• After the Florida Commission on Ethics finds probable cause on violations against Jacksonville Democratic State Representative Kimberly Daniels, Daniels says she plans to fight the case.  WOKV told you yesterday that the Commission found probable cause to support Daniels filed inaccurate financial disclosure forms during three years she was on the City Council. Specifically, the complaint against her alleges she did not list several property-related liabilities, including mortgages.  “People make mistakes all the time, and they simply do amendments, and that’s what we did. But that wasn’t good enough, because these people aren’t looking for truth, they want to harass,” Daniels tells our partner Action News Jax.  Daniels issued a range of accusations during that conversation, including that the Commission is unfair and actively working against her.  “An investigation should be done on the Florida Ethics Commission for using their position to work with my political enemies. I believe these people are just a bunch of sore losers who have no respect for the democratic process, even when the people have spoken,” Daniels says.  The allegations in this complaint previously led to an Ethics case, however, that had to be dropped because a jurisdictional issue arose relating to the time that complaint was filed. The allegations have been brought forward again, in this new case.  Daniels says the properties in question are owned by her church, and it would be a violation of the separation of church and state to claim them as her own.  “This is religious discrimination, and you know what, I’m not going to settle with them. I’m going to take it to a higher court,” she says.  Following these claims, WOKV circled back with the Commission, who denied any wrongdoing.  “The Commission takes its responsibility of the application of Florida’s ethics laws very seriously. The outcome of each complaint filed with the Commission, including the complaint filed against Representative Daniels, is determined based on the facts of the case. Investigations are ordered in any complaint filed alleging a possible violation of Florida’s Code of Ethics. The Florida Commission on Ethics has never targeted any public officer or employee,” says a statement from Kerrie Stillman, with the Commission.  Daniels can either seek to reach a settlement agreement, or go through an evidentiary hearing before an Administrative Law Judge at the Division of Administrative Hearings, per the Commission. That ALJ would issue a Recommended Order, and if any of the parties take issue with a portion of that order, they would file “exceptions”. The Commission would then rule on all the exceptions and the Recommended Order, as part of its Final Order determining if there was wrongdoing. If that is sustained, Daniels would be subject to some penalty.  The Final Order can be appealed to the District Court of Appeals.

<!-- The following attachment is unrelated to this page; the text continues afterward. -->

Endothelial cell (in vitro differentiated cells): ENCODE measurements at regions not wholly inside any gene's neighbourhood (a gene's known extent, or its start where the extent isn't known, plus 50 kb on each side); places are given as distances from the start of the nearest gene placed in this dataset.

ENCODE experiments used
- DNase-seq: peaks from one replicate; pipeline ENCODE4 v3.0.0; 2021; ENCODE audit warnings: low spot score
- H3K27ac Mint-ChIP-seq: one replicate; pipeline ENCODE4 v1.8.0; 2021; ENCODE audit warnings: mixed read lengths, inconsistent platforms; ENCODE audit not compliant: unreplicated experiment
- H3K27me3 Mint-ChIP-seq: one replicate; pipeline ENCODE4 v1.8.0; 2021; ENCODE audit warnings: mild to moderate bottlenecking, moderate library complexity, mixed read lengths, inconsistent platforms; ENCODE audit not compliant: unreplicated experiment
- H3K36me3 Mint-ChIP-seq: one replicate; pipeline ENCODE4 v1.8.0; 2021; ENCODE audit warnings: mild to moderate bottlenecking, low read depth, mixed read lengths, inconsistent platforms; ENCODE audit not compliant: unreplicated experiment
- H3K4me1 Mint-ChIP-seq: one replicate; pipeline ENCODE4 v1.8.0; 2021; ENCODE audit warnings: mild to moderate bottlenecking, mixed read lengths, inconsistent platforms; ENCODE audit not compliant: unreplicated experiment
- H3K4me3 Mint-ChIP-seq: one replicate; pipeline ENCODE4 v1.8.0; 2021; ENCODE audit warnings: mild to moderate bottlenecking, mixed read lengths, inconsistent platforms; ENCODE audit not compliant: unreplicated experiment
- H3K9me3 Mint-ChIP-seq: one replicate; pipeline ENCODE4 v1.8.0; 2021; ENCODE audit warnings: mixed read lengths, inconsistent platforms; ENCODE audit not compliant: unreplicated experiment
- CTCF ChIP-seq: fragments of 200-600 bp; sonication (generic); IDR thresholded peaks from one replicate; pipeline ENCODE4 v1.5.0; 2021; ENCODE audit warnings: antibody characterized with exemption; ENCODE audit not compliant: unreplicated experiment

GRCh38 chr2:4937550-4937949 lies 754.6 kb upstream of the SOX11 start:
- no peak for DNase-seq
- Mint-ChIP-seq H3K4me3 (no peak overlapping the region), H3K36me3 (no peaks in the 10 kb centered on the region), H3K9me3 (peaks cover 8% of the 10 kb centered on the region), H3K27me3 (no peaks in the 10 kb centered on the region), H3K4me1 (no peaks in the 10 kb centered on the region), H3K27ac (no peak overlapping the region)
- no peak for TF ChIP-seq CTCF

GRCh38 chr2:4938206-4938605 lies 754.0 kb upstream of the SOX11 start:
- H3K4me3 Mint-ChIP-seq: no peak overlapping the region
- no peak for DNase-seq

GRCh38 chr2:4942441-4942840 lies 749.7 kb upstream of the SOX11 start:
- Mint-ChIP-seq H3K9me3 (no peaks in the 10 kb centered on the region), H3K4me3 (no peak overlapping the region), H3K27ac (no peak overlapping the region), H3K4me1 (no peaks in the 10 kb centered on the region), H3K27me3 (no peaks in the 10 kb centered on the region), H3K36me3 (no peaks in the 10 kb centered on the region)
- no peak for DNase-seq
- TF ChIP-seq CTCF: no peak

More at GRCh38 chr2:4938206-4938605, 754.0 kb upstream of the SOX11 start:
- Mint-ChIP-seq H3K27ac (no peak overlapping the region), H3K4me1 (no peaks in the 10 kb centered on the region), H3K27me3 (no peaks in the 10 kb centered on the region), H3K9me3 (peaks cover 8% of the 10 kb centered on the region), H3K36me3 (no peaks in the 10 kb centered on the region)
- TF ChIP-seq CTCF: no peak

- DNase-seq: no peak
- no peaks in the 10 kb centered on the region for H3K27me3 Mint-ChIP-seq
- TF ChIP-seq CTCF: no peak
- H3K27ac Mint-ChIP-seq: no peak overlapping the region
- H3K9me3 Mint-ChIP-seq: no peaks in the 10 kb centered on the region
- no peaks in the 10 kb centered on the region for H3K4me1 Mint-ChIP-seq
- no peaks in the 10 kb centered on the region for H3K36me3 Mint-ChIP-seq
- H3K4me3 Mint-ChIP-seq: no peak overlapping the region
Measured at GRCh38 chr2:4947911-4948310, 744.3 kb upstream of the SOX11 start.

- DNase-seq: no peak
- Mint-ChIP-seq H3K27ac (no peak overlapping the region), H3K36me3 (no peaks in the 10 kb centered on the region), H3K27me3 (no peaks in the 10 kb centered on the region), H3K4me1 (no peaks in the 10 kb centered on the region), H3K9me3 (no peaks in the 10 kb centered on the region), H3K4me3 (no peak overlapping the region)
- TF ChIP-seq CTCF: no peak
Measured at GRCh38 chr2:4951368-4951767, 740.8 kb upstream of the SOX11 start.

• Stephanie Brown

    Assistant News Director